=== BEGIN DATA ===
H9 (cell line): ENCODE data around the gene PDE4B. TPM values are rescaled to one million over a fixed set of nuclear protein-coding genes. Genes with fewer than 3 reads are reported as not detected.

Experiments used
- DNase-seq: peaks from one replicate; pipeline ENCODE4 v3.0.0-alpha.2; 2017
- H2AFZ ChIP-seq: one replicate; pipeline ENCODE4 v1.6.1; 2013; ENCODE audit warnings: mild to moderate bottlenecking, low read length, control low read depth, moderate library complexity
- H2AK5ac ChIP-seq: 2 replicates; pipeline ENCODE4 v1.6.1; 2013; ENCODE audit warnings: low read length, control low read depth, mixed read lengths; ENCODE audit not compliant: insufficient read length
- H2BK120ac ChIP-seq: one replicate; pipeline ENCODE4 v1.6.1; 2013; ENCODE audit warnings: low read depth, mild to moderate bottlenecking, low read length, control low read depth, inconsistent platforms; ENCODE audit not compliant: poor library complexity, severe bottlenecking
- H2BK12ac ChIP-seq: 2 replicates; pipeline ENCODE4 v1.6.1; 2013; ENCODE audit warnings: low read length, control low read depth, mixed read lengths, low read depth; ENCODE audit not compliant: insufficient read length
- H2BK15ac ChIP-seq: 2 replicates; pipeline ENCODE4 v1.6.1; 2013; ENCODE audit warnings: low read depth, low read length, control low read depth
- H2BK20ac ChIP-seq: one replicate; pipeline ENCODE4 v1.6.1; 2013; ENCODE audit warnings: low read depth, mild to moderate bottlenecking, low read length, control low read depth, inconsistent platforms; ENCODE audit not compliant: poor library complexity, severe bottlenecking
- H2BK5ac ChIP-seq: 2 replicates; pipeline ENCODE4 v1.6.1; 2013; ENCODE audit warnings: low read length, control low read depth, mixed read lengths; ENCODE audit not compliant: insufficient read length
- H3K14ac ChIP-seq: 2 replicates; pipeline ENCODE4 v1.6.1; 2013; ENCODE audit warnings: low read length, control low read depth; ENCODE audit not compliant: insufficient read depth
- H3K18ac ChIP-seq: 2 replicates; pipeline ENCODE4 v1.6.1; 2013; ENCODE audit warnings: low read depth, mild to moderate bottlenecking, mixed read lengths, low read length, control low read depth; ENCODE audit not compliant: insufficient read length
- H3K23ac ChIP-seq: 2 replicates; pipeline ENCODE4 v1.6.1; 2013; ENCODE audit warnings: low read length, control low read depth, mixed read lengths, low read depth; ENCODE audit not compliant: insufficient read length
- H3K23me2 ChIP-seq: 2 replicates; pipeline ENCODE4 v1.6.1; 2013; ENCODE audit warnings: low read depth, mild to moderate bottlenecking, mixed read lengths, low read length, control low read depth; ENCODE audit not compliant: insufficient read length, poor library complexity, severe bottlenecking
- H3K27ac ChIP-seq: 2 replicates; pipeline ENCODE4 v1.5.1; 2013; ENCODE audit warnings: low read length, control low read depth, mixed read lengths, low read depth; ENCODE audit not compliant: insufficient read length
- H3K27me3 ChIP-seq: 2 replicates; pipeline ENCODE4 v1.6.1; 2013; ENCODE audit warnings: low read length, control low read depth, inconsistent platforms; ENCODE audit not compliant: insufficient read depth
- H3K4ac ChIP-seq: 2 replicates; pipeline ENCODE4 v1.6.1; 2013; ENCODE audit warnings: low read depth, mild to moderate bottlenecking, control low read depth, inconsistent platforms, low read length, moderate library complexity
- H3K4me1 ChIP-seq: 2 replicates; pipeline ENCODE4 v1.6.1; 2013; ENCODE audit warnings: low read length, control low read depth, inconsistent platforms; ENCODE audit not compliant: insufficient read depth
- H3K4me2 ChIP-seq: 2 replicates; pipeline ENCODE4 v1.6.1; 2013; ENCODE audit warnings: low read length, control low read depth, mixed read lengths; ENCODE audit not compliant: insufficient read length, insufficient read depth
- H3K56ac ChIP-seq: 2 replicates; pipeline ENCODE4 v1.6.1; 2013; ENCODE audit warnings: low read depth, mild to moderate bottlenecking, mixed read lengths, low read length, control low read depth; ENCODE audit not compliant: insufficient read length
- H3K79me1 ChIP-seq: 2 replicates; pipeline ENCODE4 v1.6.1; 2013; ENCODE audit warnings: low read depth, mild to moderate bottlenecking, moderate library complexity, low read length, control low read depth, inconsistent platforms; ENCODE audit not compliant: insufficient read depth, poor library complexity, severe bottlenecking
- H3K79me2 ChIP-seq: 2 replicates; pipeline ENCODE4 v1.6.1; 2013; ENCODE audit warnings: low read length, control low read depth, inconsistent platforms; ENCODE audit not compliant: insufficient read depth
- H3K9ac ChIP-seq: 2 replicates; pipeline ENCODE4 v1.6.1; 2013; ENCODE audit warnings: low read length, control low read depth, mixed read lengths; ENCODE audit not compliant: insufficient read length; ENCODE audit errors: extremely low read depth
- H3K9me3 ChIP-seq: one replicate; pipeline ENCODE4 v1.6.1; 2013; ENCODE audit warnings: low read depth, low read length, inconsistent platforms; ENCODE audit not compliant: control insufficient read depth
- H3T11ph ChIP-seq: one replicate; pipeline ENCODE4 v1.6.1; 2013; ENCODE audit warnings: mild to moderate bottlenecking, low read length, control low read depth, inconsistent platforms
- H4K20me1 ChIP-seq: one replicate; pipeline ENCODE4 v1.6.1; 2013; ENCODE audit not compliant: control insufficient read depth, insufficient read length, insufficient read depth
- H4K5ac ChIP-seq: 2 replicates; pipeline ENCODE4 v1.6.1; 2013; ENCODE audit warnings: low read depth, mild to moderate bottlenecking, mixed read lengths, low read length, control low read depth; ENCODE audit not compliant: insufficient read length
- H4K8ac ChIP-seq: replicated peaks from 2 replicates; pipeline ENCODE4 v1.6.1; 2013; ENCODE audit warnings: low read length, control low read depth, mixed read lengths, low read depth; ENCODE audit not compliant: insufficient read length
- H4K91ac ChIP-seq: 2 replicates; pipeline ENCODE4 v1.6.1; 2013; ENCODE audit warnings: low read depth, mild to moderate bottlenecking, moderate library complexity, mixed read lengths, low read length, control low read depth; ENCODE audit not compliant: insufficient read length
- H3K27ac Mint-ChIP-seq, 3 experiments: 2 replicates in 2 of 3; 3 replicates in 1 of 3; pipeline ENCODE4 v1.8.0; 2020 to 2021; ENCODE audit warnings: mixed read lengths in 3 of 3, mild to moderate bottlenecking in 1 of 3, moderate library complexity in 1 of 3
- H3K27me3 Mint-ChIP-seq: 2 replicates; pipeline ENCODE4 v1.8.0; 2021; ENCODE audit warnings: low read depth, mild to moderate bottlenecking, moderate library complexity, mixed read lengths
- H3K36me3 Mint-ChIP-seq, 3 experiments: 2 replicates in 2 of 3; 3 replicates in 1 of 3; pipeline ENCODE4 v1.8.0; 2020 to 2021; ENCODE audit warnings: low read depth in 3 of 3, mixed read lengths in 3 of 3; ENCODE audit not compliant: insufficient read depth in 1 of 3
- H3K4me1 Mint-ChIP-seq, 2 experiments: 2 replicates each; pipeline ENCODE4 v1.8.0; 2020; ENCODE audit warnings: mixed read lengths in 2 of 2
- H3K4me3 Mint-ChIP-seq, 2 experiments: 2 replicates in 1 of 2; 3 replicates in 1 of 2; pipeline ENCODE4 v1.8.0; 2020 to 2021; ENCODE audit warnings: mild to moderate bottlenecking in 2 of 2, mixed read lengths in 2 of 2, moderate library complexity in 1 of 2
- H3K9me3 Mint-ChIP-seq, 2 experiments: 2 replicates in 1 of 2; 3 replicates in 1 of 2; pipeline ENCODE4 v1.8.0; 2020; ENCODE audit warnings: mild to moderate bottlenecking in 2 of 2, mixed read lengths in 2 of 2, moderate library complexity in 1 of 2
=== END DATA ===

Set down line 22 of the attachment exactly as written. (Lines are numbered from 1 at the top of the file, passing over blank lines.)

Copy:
- H3K79me2 ChIP-seq: 2 replicates; pipeline ENCODE4 v1.6.1; 2013; ENCODE audit warnings: low read length, control low read depth, inconsistent platforms; ENCODE audit not compliant: insufficient read depth